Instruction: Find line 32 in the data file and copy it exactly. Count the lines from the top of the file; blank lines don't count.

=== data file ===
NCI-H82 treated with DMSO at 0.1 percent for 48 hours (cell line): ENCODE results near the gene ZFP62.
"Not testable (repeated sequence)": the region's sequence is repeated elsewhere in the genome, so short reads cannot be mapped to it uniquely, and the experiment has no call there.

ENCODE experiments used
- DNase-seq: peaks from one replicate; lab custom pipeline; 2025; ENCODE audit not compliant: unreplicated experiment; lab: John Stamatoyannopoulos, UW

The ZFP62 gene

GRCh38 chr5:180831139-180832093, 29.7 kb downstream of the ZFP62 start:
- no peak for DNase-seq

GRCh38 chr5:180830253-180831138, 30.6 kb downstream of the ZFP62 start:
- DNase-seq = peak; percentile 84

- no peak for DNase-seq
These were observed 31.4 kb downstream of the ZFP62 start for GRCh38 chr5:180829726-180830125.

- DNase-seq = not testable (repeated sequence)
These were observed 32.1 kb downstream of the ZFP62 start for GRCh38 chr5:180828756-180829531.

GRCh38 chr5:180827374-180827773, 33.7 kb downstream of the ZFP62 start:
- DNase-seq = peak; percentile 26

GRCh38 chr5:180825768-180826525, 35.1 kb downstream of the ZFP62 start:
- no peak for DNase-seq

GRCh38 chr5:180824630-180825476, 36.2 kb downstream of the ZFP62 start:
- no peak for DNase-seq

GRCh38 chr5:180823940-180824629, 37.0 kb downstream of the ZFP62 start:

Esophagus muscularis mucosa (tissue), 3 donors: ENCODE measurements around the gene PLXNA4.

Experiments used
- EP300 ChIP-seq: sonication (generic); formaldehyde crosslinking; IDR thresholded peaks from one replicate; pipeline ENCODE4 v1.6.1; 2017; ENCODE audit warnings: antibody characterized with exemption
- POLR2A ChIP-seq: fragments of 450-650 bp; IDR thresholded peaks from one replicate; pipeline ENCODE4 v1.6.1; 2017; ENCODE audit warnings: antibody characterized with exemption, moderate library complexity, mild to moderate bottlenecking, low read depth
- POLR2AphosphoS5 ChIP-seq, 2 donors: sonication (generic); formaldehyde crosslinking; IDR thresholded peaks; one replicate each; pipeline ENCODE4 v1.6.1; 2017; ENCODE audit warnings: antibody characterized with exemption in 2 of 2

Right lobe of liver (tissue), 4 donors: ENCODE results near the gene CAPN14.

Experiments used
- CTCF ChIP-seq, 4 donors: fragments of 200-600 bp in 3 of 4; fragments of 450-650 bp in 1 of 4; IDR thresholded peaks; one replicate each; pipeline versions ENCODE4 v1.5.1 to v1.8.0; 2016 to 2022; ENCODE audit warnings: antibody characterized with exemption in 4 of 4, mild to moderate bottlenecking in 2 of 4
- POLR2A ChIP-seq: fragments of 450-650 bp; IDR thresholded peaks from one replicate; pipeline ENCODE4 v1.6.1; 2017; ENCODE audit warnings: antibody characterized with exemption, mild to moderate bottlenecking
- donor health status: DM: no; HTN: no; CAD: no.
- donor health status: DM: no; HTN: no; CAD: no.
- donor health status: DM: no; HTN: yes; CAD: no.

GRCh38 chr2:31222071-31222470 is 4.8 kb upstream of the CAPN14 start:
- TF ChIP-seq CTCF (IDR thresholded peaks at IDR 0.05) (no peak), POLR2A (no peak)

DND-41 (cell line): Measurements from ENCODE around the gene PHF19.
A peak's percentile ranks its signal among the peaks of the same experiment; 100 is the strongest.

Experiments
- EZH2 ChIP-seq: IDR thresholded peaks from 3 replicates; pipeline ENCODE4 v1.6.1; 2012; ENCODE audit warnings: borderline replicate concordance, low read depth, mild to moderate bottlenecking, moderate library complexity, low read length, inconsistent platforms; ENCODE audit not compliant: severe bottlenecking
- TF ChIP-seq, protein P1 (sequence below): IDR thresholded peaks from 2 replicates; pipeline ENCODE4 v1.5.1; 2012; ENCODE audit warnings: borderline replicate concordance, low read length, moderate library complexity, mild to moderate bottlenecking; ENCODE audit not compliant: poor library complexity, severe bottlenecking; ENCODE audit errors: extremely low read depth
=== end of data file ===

- donor health status: DM: no; HTN: yes; CAD: no.